(Every day, I like to post at least a thousand words of original content to the CCLaP website; on the days I don't have a review of a book or movie ready, I thought I would try other material, such as this series of personal essays, looking at a topic in the arts from my life that I think you might find relevant or entertaining too. You can click here for a master list of all personal essays now written, if you're interested.)
Apologia: A biased and deliberately all-positive analytical essay, designed to persuade people to like a certain thing as much as the author does
Why I Signed Life After Sleep: An Apologia
It's no secret that I'm a passionate fan of science-fiction, and that I've long wanted to put out a SF title through CCLaP's publishing wing; but it's also a fact that the center is geared mostly to a mainstream crowd that crosses through many different genre boundaries, which meant that I needed to find a special kind of speculative title to put out, one that matches the center's overall focus on titles that help explain our current zeitgeist, but that is fundamentally fantastical in nature. And so that's why I was so thrilled to receive several months ago the manuscript that would eventually be known as Life After Sleep, by local SF veteran Mark R. Brand, because it's exactly what I just mentioned; it's a futuristic tale for those who don't usually like futuristic tales, while still being satisfying to us hardcore genre enthusiasts, a book that sneakily has a lot to say about our own current times in which we live. And that's because Brand's book is not really about the near-magical device that gives the novella its name -- basically, a machine that emits a magnetic resonance similar to an MRI, but attuned to the human brain in a way so that it immediately triggers deep REM dreaming -- but rather is a look at what society is now like a decade or two after this invention, becoming by the end a metaphorical look at the ways high technology seems sometimes to control our current lives whether or not we want it to, whether or not we even participate in that technology ourselves.
Why is it considered nearly impossible anymore in Brand's fictional universe to sleep in a normal, unassisted way? Because society itself has adapted to a world where people only need two hours of rest a night instead of eight; the typical work shift is now sixteen hours, the most popular time to hit the gym is now four in the morning, and most danceclubs don't get really hopping anymore until daybreak. In this, then, we can see "Sleep" with a capital S as a symbol for Facebook, Twitter, smartphones, even the internet itself, in that one of the biggest issues facing all of us these days is in how to utilize these life-changing devices without them controlling us, without us becoming a slave to the technology instead of the other way around. And as we see in Brand's lively yet textually dense story, the answer is sometimes not an easy one; in fact, this is what the book's plotline is mostly about, is watching four people in special situations that each cause havoc with the way things now normally work in a post-Sleep world, and how these four people either successfully or disastrously deal with this crisis in their lives. (There are the new parents, for example, forced off their "Bed" for postnatal medical reasons; the Iraq veteran and PTSD victim for whom Sleep causes unwakeable combat nightmares; the hipster band promoter who uses an illegal Bed to Sleep for extended periods, so that she can then stay up for four straight days and nights, even as it causes the same kind of bodily damage as drugs do to an addict; and the arrogant doctor whose Bed has stopped working for him for some reason, and who slowly goes psychotic from sleep deprivation over the course of the book.)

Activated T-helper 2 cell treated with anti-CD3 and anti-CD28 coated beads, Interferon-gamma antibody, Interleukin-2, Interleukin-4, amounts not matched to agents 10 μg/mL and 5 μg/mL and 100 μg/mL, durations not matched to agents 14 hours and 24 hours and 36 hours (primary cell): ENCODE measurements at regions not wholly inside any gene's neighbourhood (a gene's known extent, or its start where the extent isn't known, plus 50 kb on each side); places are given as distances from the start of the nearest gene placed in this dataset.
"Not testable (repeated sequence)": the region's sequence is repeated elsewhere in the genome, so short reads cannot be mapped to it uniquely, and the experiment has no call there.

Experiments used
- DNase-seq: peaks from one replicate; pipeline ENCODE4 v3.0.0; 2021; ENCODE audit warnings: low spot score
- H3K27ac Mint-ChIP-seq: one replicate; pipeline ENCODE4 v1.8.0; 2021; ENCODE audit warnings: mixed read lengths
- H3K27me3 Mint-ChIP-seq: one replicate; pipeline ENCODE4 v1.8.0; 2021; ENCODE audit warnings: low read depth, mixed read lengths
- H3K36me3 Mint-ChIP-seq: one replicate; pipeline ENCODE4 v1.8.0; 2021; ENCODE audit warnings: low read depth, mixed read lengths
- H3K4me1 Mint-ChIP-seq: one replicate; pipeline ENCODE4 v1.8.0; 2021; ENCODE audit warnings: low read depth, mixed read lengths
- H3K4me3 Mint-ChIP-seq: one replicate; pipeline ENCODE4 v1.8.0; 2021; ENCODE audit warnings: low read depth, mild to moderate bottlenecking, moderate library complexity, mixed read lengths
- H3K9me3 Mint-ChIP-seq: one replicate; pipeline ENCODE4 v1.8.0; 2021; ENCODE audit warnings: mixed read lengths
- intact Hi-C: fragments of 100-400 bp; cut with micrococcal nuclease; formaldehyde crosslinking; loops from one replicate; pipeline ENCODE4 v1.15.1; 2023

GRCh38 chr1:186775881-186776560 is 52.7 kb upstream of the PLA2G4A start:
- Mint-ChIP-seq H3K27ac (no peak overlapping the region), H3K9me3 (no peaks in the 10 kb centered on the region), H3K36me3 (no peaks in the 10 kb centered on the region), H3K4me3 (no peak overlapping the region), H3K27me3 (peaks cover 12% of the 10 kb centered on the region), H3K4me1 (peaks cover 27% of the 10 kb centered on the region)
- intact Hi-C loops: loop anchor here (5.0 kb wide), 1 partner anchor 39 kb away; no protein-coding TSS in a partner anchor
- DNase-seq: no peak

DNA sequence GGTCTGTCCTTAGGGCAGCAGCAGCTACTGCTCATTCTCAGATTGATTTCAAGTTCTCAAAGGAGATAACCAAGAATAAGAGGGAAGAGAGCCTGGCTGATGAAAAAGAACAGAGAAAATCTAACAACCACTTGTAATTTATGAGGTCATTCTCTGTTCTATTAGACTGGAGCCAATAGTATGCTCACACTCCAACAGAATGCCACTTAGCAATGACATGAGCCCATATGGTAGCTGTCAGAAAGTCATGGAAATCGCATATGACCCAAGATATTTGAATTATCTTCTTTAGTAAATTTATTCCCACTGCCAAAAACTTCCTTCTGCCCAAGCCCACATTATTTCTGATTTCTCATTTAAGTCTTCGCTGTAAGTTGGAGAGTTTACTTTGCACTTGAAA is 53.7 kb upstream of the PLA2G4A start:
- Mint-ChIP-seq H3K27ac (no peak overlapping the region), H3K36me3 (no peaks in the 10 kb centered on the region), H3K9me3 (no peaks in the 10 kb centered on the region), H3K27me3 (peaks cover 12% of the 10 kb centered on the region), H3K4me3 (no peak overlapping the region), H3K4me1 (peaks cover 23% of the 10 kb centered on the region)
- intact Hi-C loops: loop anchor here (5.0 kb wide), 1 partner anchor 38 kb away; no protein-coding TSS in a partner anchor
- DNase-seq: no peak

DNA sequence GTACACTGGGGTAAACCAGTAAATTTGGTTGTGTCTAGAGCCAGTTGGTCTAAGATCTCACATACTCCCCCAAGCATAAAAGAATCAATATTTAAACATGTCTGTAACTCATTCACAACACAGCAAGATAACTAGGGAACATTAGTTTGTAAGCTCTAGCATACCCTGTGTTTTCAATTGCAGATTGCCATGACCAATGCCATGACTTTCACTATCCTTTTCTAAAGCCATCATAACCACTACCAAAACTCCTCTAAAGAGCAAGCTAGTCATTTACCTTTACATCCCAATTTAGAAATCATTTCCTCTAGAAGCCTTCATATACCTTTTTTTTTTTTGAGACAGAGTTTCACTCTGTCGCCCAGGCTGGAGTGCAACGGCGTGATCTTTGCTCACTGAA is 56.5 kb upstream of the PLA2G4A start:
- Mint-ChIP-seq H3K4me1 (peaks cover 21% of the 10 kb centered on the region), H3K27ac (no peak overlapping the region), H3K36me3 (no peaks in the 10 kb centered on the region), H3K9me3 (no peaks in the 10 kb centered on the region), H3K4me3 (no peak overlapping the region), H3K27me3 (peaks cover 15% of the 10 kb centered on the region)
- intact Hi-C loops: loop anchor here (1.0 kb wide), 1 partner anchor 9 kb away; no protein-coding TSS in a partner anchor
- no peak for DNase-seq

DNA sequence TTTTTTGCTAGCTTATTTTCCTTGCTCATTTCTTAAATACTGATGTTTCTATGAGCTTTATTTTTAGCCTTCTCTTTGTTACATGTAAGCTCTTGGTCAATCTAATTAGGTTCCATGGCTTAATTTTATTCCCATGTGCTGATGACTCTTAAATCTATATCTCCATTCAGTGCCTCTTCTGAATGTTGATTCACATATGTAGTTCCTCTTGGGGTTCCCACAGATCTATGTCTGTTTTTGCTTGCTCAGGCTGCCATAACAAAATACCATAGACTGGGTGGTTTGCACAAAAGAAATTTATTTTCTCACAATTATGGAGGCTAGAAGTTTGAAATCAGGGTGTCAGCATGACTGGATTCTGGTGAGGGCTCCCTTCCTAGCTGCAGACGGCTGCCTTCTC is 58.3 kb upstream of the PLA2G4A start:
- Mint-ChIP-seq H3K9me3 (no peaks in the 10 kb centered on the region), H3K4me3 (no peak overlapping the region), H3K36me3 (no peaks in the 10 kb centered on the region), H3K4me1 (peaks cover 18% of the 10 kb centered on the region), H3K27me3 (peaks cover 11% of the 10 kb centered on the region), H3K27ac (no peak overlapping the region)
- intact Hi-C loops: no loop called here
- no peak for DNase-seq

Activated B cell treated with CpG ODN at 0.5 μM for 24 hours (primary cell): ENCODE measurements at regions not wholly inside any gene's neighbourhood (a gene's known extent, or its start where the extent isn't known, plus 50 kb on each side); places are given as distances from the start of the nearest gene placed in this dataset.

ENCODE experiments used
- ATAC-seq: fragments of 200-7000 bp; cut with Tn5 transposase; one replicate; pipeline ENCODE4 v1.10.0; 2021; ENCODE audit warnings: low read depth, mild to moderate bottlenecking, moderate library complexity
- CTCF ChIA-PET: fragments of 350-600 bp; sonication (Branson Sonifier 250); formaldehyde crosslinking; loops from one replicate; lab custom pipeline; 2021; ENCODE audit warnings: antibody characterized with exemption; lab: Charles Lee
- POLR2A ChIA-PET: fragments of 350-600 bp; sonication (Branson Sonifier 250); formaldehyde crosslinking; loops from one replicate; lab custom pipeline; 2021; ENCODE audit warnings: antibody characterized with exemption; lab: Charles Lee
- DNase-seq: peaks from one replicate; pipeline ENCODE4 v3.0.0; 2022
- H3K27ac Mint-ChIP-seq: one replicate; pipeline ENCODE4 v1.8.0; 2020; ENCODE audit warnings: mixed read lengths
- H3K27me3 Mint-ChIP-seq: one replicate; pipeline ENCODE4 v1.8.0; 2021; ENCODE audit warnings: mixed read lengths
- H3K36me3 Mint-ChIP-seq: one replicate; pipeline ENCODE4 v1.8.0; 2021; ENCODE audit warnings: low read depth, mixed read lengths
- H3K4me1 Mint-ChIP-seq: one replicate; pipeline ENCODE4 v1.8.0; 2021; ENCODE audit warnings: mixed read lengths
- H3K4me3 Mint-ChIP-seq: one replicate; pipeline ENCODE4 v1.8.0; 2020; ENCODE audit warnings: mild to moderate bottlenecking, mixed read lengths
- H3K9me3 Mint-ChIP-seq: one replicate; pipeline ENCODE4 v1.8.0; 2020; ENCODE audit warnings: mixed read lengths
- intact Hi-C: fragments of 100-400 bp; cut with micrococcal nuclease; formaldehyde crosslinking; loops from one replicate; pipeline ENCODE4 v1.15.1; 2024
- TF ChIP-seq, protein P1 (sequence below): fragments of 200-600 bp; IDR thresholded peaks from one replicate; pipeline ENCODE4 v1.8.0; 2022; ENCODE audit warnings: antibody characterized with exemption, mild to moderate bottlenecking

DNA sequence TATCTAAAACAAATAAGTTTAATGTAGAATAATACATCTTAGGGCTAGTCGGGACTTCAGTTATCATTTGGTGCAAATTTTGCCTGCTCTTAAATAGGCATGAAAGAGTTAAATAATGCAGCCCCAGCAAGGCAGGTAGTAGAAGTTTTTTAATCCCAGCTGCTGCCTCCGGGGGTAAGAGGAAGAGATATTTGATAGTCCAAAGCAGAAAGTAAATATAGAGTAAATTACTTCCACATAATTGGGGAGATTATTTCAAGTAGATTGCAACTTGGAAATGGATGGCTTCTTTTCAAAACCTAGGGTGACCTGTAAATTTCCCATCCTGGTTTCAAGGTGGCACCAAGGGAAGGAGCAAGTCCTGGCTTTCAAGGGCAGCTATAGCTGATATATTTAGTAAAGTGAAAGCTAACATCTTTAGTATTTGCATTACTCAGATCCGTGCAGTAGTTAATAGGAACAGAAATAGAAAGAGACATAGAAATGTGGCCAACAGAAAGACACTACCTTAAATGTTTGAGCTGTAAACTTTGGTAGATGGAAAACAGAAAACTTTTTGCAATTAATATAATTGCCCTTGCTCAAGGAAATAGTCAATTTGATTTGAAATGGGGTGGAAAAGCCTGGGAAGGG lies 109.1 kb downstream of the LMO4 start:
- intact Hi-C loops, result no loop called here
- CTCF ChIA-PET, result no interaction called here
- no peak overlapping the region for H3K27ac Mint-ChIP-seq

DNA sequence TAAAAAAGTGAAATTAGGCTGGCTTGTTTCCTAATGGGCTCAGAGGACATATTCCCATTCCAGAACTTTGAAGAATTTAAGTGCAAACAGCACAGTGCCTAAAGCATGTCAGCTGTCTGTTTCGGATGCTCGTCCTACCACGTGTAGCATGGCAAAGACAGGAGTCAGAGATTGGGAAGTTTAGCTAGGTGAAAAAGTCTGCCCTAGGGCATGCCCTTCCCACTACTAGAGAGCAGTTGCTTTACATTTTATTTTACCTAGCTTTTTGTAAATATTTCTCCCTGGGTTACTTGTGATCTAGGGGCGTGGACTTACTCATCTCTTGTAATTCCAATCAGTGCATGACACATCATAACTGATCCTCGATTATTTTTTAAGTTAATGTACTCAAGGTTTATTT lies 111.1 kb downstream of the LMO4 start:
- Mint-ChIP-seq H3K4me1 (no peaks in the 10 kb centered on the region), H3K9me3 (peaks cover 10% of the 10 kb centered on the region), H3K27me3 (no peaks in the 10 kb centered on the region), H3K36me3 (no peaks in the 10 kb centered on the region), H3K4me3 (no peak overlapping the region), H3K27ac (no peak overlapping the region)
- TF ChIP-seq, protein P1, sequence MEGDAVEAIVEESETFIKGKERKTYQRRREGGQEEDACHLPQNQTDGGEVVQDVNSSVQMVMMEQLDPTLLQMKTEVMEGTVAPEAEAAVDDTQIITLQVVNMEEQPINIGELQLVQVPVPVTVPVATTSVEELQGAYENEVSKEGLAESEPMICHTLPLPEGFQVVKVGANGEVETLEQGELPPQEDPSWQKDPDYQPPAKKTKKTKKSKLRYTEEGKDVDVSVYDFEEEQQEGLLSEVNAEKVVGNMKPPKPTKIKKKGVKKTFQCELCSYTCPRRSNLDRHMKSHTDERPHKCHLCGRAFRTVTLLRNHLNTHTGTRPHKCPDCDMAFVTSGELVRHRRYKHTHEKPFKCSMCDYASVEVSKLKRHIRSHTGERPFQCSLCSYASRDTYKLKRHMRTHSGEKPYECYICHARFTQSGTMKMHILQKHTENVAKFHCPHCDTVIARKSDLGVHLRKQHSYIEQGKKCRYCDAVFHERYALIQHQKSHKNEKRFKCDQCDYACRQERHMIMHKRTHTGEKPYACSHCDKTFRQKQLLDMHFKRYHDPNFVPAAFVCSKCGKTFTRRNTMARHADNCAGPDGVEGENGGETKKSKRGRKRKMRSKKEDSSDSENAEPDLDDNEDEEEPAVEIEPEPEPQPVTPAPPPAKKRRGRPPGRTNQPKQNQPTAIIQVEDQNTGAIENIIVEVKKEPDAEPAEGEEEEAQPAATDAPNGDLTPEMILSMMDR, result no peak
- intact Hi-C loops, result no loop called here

Ah, but don't worry, fangirls -- like I said, there's plenty in Life After Sleep for SF fans to love too, starting with a conceit dear to my Second-Life heart; that in a post-Sleep, global broadband world, virtual clubbing and other MMO social interaction has become a normal part of the youth experience, with it now common to party physically in your own town all night, log into a virtual Korean nightclub and party there until late afternoon, hop over to Ireland and party there until the evening rolls around, then be ready by midnight to start the whole process over again. Make no mistake, there are plenty of details in this book that will flabbergast you, which was one of the biggest pleasures for me of being the manuscript's editor; under Brand's nimble, inventive direction, genetically engineered energy drinks are now literal aphrodisiacs, business cards have their own RFID chips, and a seamless marriage of Foursquare, Facebook, Google Maps and cellphones even tells you which dark corner of the danceclub is the hippest one to be hanging out in.
By the end, it all adds up to a book I'm extremely proud to have CCLaP's name associated with, a real leap forward in my opinion for Brand and his writing, and a title that I think will have a lot of crossover appeal, whether or not you're an existing SF fan; and since it's technically free if you want it to be, I hope you'll see it as a low-risk reading adventure and download a copy for yourself, available as usual in PDF form for both American and European laserprinters, EPUB for computer screens and mobile devices, and MOBI specifically for Amazon Kindles. As always, I encourage you to share your own thoughts and insights as well, either at the book's Facebook, Amazon or Goodreads listings. It's a book I think thoroughly worth taking a chance on, and I hope you end up doing exactly that.